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Barbers provide space for young Black men and boys to talk

A barber cuts a young man's hair at a barbershop amid the coronavirus pandemic in Austin, Texas on May 8, 2020 following a slow reopening of the Texas economy. (Sergio Flores/AFP via Getty Images)
A barber cuts a young man's hair at a barbershop amid the coronavirus pandemic in Austin, Texas on May 8, 2020 following a slow reopening of the Texas economy. (Sergio Flores/AFP via Getty Images)

Talking about mental health often isn’t prioritized in the Black community. But one organization is working to help Black men and boys open up — not in an office or clinic, but at the barbershop.

The Confess Project partners with barber shops to help Black men and boys talk out the issues they’re dealing with. And it’s needed: Suicide was the second leading cause of death for Black Americans between 15 and 24 years old, according to a 2019 survey by the Department of Health and Human Services.

Craig Charles is a barber ambassador for the organization. The owner of Crown Cutz Academy in Johnson City, Tennessee, Charles says barbers bring a sense of comfort to their clients.

“Over time, you build relationships with your clients and that adds a sense of comfort,” he says. “You’re able to express yourself in certain manners.”

Over the years, Charles has become attuned to reading his clients’ body language and facial expressions. His clients have opened up about their kids, divorce and daily struggles of life.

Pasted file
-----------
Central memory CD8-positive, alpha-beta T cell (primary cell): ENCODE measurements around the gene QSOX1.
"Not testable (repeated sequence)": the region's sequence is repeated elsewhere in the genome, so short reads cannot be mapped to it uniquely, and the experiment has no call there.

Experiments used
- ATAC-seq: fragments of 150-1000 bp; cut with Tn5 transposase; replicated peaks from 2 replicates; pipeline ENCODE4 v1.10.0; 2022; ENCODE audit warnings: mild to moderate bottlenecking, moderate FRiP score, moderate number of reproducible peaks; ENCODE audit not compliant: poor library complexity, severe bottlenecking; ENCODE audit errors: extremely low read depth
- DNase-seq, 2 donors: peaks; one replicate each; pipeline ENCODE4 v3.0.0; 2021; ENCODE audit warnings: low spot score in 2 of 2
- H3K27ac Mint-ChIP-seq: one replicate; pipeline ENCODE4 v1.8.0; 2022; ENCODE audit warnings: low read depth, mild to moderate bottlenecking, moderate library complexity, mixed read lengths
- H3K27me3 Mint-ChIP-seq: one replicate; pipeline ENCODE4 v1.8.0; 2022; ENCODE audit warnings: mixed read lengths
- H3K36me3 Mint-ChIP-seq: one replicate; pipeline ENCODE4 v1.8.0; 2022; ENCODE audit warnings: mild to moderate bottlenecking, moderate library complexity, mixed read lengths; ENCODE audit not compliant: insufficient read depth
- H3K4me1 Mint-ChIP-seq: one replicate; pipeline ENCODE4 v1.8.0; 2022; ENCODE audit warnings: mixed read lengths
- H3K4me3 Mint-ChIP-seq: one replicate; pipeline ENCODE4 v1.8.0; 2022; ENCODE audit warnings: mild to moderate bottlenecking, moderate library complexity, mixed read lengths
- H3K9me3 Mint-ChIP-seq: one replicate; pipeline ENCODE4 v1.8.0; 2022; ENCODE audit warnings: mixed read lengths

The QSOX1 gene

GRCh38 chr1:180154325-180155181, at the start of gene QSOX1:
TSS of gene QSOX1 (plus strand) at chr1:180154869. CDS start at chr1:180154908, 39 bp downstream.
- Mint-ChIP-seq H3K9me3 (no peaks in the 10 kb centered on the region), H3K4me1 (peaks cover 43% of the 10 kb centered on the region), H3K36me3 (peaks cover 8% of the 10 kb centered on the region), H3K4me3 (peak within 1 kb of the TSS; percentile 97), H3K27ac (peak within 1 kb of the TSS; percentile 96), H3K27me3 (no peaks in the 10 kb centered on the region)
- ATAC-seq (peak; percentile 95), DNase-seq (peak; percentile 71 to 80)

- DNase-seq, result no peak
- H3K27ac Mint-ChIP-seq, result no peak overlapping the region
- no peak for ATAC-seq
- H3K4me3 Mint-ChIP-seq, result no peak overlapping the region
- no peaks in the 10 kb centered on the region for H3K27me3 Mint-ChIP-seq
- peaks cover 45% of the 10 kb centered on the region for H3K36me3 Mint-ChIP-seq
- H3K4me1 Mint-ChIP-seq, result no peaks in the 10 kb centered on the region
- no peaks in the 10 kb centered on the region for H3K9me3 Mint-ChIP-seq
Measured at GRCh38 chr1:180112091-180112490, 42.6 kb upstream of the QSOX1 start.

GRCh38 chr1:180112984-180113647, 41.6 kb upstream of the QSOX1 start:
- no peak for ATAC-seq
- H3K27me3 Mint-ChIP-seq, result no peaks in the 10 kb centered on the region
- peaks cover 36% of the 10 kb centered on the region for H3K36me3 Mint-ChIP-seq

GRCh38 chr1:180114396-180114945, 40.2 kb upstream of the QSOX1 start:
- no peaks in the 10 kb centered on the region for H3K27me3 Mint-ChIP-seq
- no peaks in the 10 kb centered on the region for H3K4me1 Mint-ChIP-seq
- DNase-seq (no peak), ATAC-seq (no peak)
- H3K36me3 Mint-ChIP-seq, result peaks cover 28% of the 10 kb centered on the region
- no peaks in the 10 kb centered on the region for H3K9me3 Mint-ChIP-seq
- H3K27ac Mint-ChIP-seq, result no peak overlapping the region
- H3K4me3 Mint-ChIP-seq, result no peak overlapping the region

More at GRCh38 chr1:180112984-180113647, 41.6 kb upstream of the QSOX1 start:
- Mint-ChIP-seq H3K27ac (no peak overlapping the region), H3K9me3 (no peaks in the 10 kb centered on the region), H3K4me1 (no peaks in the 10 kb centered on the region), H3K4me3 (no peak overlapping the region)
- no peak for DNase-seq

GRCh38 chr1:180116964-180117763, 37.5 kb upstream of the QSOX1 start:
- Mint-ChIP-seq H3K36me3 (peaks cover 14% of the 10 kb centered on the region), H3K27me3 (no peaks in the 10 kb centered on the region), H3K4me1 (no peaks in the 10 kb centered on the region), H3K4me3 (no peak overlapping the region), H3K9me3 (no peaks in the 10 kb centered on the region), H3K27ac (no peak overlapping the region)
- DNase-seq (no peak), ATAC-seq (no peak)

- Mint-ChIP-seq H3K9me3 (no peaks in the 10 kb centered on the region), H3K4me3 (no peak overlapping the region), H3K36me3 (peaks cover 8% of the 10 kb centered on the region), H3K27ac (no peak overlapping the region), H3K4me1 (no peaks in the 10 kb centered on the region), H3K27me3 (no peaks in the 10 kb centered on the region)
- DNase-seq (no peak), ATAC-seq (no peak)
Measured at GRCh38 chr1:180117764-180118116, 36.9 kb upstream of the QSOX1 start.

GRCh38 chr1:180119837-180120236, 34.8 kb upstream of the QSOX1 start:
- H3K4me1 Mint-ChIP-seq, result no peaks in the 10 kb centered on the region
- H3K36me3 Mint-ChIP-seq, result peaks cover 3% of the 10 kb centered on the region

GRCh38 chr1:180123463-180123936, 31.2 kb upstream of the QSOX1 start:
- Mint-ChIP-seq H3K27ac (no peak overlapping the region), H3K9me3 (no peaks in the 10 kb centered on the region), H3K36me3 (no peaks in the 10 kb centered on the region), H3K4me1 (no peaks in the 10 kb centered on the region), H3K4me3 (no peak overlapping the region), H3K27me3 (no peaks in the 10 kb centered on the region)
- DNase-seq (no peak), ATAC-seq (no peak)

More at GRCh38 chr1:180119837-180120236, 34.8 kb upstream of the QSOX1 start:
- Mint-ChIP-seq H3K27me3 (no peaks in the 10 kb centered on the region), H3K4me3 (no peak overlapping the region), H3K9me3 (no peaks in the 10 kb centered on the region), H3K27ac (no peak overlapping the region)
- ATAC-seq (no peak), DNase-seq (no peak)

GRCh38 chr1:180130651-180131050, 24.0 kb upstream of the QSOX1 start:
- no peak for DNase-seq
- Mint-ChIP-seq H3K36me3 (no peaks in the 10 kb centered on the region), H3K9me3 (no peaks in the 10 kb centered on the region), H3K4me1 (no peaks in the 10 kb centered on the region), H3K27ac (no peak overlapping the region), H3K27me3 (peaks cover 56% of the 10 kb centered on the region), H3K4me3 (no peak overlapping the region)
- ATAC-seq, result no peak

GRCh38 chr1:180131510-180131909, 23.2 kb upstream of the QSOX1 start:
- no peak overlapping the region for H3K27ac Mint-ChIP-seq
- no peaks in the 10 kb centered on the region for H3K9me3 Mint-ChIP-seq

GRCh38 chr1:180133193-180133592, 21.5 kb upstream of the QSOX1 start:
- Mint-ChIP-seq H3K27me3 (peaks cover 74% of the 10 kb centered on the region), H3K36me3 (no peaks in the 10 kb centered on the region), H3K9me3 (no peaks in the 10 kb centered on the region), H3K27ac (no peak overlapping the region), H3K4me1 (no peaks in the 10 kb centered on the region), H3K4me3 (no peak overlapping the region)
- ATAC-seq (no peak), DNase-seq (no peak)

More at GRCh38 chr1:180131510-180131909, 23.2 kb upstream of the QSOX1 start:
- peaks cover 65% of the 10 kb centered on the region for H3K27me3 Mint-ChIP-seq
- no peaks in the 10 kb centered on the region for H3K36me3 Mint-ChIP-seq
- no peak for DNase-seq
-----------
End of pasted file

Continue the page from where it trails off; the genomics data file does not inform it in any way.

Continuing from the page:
Charles outlines four principles he and other barbers use when dealing with clients: Active listening, positive communication, validation and reducing stigma around mental health. Stigma in particular remains a persistent issue in the Black community, as Black men and boys are often discouraged from talking about their feelings.

When his clients come to him from traumatic backgrounds, Charles says he helps them by just giving them space to have conversations.

“[I] just ease their mind letting them know, ‘Hey, it’s okay because trauma is real,’” he says. “I go to a specialist for therapy, just [to] kind of calm my mind and let them understand if I can do it, you can do it as well.”

In the barbershop, conversations about the past few years spring up all the time. Charles says he has to be ready to give an honest opinion and soothe tensions when topics like the COVID-19 pandemic, George Floyd’s death or systemic racism come up.

A lot of times, Charles says, the conversation evolves to where other clients, barbers and even people waiting for their appointment chime in. But there’s always a resolution, he says, because, “As much as we want to build our community, we go to the barbershop where we solve issues as well.”

Charles makes it clear he’s not a therapist. He does, however, make available phone numbers and posters for mental health care professionals around his barbershop. And just talking with clients is still helping, he says.

“The barbershop, it’s almost like a country club for men, for young boys of color,” he says. “People [there] are just like you. People talk like you, they sound like you, and they’re able to kind of orate and just feel the things that you’re going through.”

If you or someone you know may be considering suicide or is in crisis, call or text 988 to reach the Suicide & Crisis Lifeline (En Español: 1-888-628-9454; Deaf and Hard of Hearing: 1-800-799-4889) or the Crisis Text Line by texting 741741.

Thomas Danielian produced and edited this interview for broadcast with Jill Ryan. Jeannette Muhammad adapted it for the web.

This article was originally published on

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